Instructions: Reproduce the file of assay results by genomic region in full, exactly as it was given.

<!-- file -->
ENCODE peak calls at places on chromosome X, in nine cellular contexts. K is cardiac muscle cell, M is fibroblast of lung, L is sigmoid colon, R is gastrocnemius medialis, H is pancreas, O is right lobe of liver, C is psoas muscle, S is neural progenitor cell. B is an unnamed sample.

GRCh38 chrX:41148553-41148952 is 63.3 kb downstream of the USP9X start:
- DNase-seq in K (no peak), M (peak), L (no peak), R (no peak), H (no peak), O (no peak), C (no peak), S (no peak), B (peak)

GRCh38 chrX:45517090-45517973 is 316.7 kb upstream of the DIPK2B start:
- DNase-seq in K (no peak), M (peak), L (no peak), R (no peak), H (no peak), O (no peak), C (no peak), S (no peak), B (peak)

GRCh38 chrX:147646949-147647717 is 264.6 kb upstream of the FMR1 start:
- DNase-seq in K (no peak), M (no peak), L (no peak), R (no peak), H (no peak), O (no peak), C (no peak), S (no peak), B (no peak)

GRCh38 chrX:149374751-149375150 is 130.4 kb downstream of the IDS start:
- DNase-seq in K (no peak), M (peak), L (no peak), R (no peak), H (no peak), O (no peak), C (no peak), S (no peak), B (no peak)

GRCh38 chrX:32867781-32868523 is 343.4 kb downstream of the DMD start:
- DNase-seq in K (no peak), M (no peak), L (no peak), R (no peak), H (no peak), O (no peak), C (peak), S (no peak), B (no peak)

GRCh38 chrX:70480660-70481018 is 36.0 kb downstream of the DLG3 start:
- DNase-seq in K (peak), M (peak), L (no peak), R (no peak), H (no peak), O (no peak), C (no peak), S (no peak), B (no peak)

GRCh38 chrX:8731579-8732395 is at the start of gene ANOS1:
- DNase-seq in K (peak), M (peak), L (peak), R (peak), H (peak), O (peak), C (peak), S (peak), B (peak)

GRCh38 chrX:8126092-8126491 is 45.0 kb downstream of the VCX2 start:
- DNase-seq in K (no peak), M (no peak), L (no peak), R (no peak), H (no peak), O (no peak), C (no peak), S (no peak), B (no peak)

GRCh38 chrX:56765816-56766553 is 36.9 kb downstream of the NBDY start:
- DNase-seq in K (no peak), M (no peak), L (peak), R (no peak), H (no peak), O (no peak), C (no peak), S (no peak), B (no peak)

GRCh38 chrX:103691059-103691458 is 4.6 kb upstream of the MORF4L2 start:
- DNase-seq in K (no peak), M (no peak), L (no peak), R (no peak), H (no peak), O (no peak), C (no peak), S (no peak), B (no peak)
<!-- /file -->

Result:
ENCODE peak calls at places on chromosome X, in nine cellular contexts. K is cardiac muscle cell, M is fibroblast of lung, L is sigmoid colon, R is gastrocnemius medialis, H is pancreas, O is right lobe of liver, C is psoas muscle, S is neural progenitor cell. B is an unnamed sample.

GRCh38 chrX:41148553-41148952 is 63.3 kb downstream of the USP9X start:
- DNase-seq in K (no peak), M (peak), L (no peak), R (no peak), H (no peak), O (no peak), C (no peak), S (no peak), B (peak)

GRCh38 chrX:45517090-45517973 is 316.7 kb upstream of the DIPK2B start:
- DNase-seq in K (no peak), M (peak), L (no peak), R (no peak), H (no peak), O (no peak), C (no peak), S (no peak), B (peak)

GRCh38 chrX:147646949-147647717 is 264.6 kb upstream of the FMR1 start:
- DNase-seq in K (no peak), M (no peak), L (no peak), R (no peak), H (no peak), O (no peak), C (no peak), S (no peak), B (no peak)

GRCh38 chrX:149374751-149375150 is 130.4 kb downstream of the IDS start:
- DNase-seq in K (no peak), M (peak), L (no peak), R (no peak), H (no peak), O (no peak), C (no peak), S (no peak), B (no peak)

GRCh38 chrX:32867781-32868523 is 343.4 kb downstream of the DMD start:
- DNase-seq in K (no peak), M (no peak), L (no peak), R (no peak), H (no peak), O (no peak), C (peak), S (no peak), B (no peak)

GRCh38 chrX:70480660-70481018 is 36.0 kb downstream of the DLG3 start:
- DNase-seq in K (peak), M (peak), L (no peak), R (no peak), H (no peak), O (no peak), C (no peak), S (no peak), B (no peak)

GRCh38 chrX:8731579-8732395 is at the start of gene ANOS1:
- DNase-seq in K (peak), M (peak), L (peak), R (peak), H (peak), O (peak), C (peak), S (peak), B (peak)

GRCh38 chrX:8126092-8126491 is 45.0 kb downstream of the VCX2 start:
- DNase-seq in K (no peak), M (no peak), L (no peak), R (no peak), H (no peak), O (no peak), C (no peak), S (no peak), B (no peak)

GRCh38 chrX:56765816-56766553 is 36.9 kb downstream of the NBDY start:
- DNase-seq in K (no peak), M (no peak), L (peak), R (no peak), H (no peak), O (no peak), C (no peak), S (no peak), B (no peak)

GRCh38 chrX:103691059-103691458 is 4.6 kb upstream of the MORF4L2 start:
- DNase-seq in K (no peak), M (no peak), L (no peak), R (no peak), H (no peak), O (no peak), C (no peak), S (no peak), B (no peak)